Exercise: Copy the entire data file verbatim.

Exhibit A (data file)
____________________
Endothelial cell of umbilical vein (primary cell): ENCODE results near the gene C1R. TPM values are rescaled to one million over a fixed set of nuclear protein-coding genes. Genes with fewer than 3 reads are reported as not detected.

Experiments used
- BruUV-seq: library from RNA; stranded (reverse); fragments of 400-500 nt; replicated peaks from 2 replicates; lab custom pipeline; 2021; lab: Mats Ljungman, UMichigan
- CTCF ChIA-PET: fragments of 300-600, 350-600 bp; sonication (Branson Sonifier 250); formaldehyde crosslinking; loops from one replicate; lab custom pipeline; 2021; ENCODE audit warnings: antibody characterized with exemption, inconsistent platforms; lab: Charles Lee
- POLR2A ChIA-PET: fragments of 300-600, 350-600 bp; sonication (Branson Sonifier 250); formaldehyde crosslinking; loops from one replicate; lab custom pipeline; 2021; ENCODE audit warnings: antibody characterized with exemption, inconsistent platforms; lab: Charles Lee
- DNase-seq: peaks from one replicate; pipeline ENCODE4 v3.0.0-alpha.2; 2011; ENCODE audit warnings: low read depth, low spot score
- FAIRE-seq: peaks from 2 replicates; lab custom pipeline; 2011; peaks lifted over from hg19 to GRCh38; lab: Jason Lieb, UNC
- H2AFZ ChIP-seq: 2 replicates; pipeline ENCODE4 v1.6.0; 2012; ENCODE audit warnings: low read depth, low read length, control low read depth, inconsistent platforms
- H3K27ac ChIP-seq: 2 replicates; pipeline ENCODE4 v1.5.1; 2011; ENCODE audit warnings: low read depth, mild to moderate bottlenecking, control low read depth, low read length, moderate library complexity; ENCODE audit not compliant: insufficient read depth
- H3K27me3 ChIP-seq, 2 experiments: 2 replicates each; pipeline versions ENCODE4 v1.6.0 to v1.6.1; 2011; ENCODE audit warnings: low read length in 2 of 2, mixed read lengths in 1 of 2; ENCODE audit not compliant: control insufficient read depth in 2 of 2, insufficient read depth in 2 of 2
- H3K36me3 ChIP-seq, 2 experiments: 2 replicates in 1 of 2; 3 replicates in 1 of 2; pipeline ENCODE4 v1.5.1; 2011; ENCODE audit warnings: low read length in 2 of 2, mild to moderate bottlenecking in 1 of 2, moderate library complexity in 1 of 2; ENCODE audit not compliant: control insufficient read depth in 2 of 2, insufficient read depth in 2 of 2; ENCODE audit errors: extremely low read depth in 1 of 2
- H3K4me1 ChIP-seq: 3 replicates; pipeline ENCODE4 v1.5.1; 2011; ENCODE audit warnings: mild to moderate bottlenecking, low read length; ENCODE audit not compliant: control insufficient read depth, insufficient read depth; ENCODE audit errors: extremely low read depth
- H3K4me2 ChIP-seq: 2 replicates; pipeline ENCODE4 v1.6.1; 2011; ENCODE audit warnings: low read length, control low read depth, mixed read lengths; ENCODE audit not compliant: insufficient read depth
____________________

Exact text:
Endothelial cell of umbilical vein (primary cell): ENCODE results near the gene C1R. TPM values are rescaled to one million over a fixed set of nuclear protein-coding genes. Genes with fewer than 3 reads are reported as not detected.

Experiments used
- BruUV-seq: library from RNA; stranded (reverse); fragments of 400-500 nt; replicated peaks from 2 replicates; lab custom pipeline; 2021; lab: Mats Ljungman, UMichigan
- CTCF ChIA-PET: fragments of 300-600, 350-600 bp; sonication (Branson Sonifier 250); formaldehyde crosslinking; loops from one replicate; lab custom pipeline; 2021; ENCODE audit warnings: antibody characterized with exemption, inconsistent platforms; lab: Charles Lee
- POLR2A ChIA-PET: fragments of 300-600, 350-600 bp; sonication (Branson Sonifier 250); formaldehyde crosslinking; loops from one replicate; lab custom pipeline; 2021; ENCODE audit warnings: antibody characterized with exemption, inconsistent platforms; lab: Charles Lee
- DNase-seq: peaks from one replicate; pipeline ENCODE4 v3.0.0-alpha.2; 2011; ENCODE audit warnings: low read depth, low spot score
- FAIRE-seq: peaks from 2 replicates; lab custom pipeline; 2011; peaks lifted over from hg19 to GRCh38; lab: Jason Lieb, UNC
- H2AFZ ChIP-seq: 2 replicates; pipeline ENCODE4 v1.6.0; 2012; ENCODE audit warnings: low read depth, low read length, control low read depth, inconsistent platforms
- H3K27ac ChIP-seq: 2 replicates; pipeline ENCODE4 v1.5.1; 2011; ENCODE audit warnings: low read depth, mild to moderate bottlenecking, control low read depth, low read length, moderate library complexity; ENCODE audit not compliant: insufficient read depth
- H3K27me3 ChIP-seq, 2 experiments: 2 replicates each; pipeline versions ENCODE4 v1.6.0 to v1.6.1; 2011; ENCODE audit warnings: low read length in 2 of 2, mixed read lengths in 1 of 2; ENCODE audit not compliant: control insufficient read depth in 2 of 2, insufficient read depth in 2 of 2
- H3K36me3 ChIP-seq, 2 experiments: 2 replicates in 1 of 2; 3 replicates in 1 of 2; pipeline ENCODE4 v1.5.1; 2011; ENCODE audit warnings: low read length in 2 of 2, mild to moderate bottlenecking in 1 of 2, moderate library complexity in 1 of 2; ENCODE audit not compliant: control insufficient read depth in 2 of 2, insufficient read depth in 2 of 2; ENCODE audit errors: extremely low read depth in 1 of 2
- H3K4me1 ChIP-seq: 3 replicates; pipeline ENCODE4 v1.5.1; 2011; ENCODE audit warnings: mild to moderate bottlenecking, low read length; ENCODE audit not compliant: control insufficient read depth, insufficient read depth; ENCODE audit errors: extremely low read depth
- H3K4me2 ChIP-seq: 2 replicates; pipeline ENCODE4 v1.6.1; 2011; ENCODE audit warnings: low read length, control low read depth, mixed read lengths; ENCODE audit not compliant: insufficient read depth